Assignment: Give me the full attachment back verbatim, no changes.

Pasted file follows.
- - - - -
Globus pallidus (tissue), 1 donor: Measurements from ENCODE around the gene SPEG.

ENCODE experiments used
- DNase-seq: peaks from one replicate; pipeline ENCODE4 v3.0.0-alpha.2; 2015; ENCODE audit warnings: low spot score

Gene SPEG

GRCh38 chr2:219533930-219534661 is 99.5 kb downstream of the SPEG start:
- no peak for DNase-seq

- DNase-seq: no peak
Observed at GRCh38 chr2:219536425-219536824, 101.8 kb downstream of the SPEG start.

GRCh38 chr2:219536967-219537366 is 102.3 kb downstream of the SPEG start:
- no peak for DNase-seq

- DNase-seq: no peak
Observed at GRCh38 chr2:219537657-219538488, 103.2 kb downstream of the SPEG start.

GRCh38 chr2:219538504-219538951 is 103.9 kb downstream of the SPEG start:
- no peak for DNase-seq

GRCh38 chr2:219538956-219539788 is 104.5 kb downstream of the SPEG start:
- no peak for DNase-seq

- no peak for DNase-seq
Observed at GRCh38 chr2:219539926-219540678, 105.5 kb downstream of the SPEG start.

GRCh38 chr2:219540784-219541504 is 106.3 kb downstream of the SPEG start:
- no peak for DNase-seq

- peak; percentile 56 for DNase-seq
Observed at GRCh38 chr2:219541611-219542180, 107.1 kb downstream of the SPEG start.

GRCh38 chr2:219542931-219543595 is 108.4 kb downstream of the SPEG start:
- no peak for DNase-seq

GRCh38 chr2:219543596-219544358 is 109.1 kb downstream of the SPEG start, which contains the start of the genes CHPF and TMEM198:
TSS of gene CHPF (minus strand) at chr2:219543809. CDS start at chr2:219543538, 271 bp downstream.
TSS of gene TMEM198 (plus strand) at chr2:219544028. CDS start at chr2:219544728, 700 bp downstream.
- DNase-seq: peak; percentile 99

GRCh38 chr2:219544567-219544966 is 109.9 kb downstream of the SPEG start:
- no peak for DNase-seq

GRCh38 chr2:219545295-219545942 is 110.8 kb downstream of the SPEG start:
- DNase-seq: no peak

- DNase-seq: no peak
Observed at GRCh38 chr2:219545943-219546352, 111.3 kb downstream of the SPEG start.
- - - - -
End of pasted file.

Globus pallidus (tissue), 1 donor: Measurements from ENCODE around the gene SPEG.

ENCODE experiments used
- DNase-seq: peaks from one replicate; pipeline ENCODE4 v3.0.0-alpha.2; 2015; ENCODE audit warnings: low spot score

Gene SPEG

GRCh38 chr2:219533930-219534661 is 99.5 kb downstream of the SPEG start:
- no peak for DNase-seq

- DNase-seq: no peak
Observed at GRCh38 chr2:219536425-219536824, 101.8 kb downstream of the SPEG start.

GRCh38 chr2:219536967-219537366 is 102.3 kb downstream of the SPEG start:
- no peak for DNase-seq

- DNase-seq: no peak
Observed at GRCh38 chr2:219537657-219538488, 103.2 kb downstream of the SPEG start.

GRCh38 chr2:219538504-219538951 is 103.9 kb downstream of the SPEG start:
- no peak for DNase-seq

GRCh38 chr2:219538956-219539788 is 104.5 kb downstream of the SPEG start:
- no peak for DNase-seq

- no peak for DNase-seq
Observed at GRCh38 chr2:219539926-219540678, 105.5 kb downstream of the SPEG start.

GRCh38 chr2:219540784-219541504 is 106.3 kb downstream of the SPEG start:
- no peak for DNase-seq

- peak; percentile 56 for DNase-seq
Observed at GRCh38 chr2:219541611-219542180, 107.1 kb downstream of the SPEG start.

GRCh38 chr2:219542931-219543595 is 108.4 kb downstream of the SPEG start:
- no peak for DNase-seq

GRCh38 chr2:219543596-219544358 is 109.1 kb downstream of the SPEG start, which contains the start of the genes CHPF and TMEM198:
TSS of gene CHPF (minus strand) at chr2:219543809. CDS start at chr2:219543538, 271 bp downstream.
TSS of gene TMEM198 (plus strand) at chr2:219544028. CDS start at chr2:219544728, 700 bp downstream.
- DNase-seq: peak; percentile 99

GRCh38 chr2:219544567-219544966 is 109.9 kb downstream of the SPEG start:
- no peak for DNase-seq

GRCh38 chr2:219545295-219545942 is 110.8 kb downstream of the SPEG start:
- DNase-seq: no peak

- DNase-seq: no peak
Observed at GRCh38 chr2:219545943-219546352, 111.3 kb downstream of the SPEG start.